Celebrating Black love during Black History Month: Second time’s the charm

Share on facebook
Share on twitter
Share on linkedin
Share on email
Judge Winston and Adriane (Dorsey) Kidd reminisce about the second time they met at Smith Robertson Museum in Jackson. It was the start of a budding friendship that led them to over twenty years of marriage. In the background is Smith Robertson Museum’s “Sit-In for Change: Woolworth 1963” exhibit. (Advocate photo by Joshua Martin)

When Adriane Dorsey first met Winston Kidd, they were both employees at the University of Mississippi Medical Center in the heart of Jackson, Mississippi during the late 1980s. 

“I was a social worker in the NICU unit,” Adriane recalled. Following in the footsteps of her mother, Dr. Lula C. Dorsey, known in the community as L.C. Dorsey, Adriane became a social worker and was the first Black social worker that the state’s only level one trauma center hired. 

Winston, who is today known as a Hinds County Circuit Judge for District 3, started his professional career in a different manner. “My first career was as a respiratory therapist. I received my bachelor’s degree in respiratory therapy from the University of Mississippi Medical Center [in 1987].” Winston worked for about a year as a full-time respiratory therapist, primarily in the neonatal intensive care unit, at UMMC.

 But he then decided that that wasn’t his true calling. “I’m not sure of the defining moment where I decided I didn’t want to be a respiratory therapist anymore. I enjoyed being a respiratory therapist. It was a great job, and I had the opportunity to help people. But somewhere in the back of my mind, I’d always thought about Thurgood Marshall and growing up to become a lawyer to help individuals. And at some point along the way, after seeing so many individuals die in the hospital and having to deal with those issues, I decided, well, now’s a good time for me to make a move and try to become a lawyer.” During the three years in law school at Mississippi College School of Law, where he graduated in 1991, Winston still worked part-time as a respiratory therapist.

While there, Adriane remembers that Winston would come up to the NICU to take care of the babies. However, they never passed the point of a friendly greeting.

“We met each other, but we didn’t really converse. I’m not even sure if we had a conversation. I think we knew each other, but we were not friends at that point,” stated Winston.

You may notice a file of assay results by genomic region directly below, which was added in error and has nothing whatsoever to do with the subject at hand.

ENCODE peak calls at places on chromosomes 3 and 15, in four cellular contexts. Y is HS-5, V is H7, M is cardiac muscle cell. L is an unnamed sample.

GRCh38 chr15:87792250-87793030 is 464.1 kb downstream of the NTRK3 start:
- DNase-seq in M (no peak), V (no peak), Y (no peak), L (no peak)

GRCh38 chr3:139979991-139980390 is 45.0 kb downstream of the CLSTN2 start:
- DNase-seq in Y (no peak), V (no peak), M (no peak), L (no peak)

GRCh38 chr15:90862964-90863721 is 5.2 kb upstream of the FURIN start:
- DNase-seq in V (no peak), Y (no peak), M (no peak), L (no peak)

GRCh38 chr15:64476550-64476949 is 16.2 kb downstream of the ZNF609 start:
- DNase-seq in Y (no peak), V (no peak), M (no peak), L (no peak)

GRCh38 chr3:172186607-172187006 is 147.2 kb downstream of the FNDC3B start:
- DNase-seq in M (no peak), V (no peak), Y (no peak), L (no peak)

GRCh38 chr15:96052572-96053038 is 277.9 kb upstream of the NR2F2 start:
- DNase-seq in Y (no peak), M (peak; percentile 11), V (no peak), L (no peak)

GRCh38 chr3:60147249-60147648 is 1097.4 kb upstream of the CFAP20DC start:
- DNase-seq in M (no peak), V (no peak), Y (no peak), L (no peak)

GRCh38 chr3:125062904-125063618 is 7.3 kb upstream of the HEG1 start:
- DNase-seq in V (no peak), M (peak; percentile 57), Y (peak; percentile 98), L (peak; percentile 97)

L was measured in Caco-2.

Nonetheless, in the case of this fated couple, a second chance meeting ended up being the charm. Adriane and Winston were both attending a Kwanzaa celebration at Smith Robertson Museum and a mutual friend introduced them.  

“When we met, we talked, exchanged numbers and just happened to both end up on the NAACP board. We would talk on the phone all the time about issues and life. And when we would go to the meetings, we would go get something to eat afterwards. We started off just as good friends.”

For Winston, he was assured, through their various interactions with each other, that he wanted Adriane in his life. “Adriane was someone that I would consider my better half even before we exchanged vows. I’d always known that I wanted to keep Adriane in my life for a long time, but I’m not sure initially that it was the spark that would turn into a relationship in terms of marriage. But as the friendship grew, I knew that this is someone that I wanted to spend the rest of my life with. Not only as a friend, but as a spouse.”

Adriane knew that Winston was growing on her when she would miss him during her travels. “Back then, we didn’t have cell phones. And when I traveled, we couldn’t talk and I really missed him. That’s when I knew it was more than just buddies, that it was romantic. I really missed talking to him. I wanted to see him; I wanted to be around him.”

She knew he was the one when they took a trip together to Atlanta, GA with some of Winston’s law school friends. “It was our first out-of-town trip, and we had a ball! I was like, ‘I’m marrying this guy.’ It was just fun and easy.” Adriane also recalls another time she went out of town. “I had gone out of town one time, and he had purchased Patti Labelle concert tickets for us. I was like, ‘This guy could read my mind.’”

He proposed not long after. “I was really confident that she would say yes. Of course, it’s easier for me to say that now, but I purchased a ring and I thought, ‘How am I gonna do this?’ It was the beginning of the year so I thought around Valentine’s would be a good time to propose. I talked to her mom and got her blessing. I believe it was the night before Valentine’s. I presented Adriane with the ring and proposed.”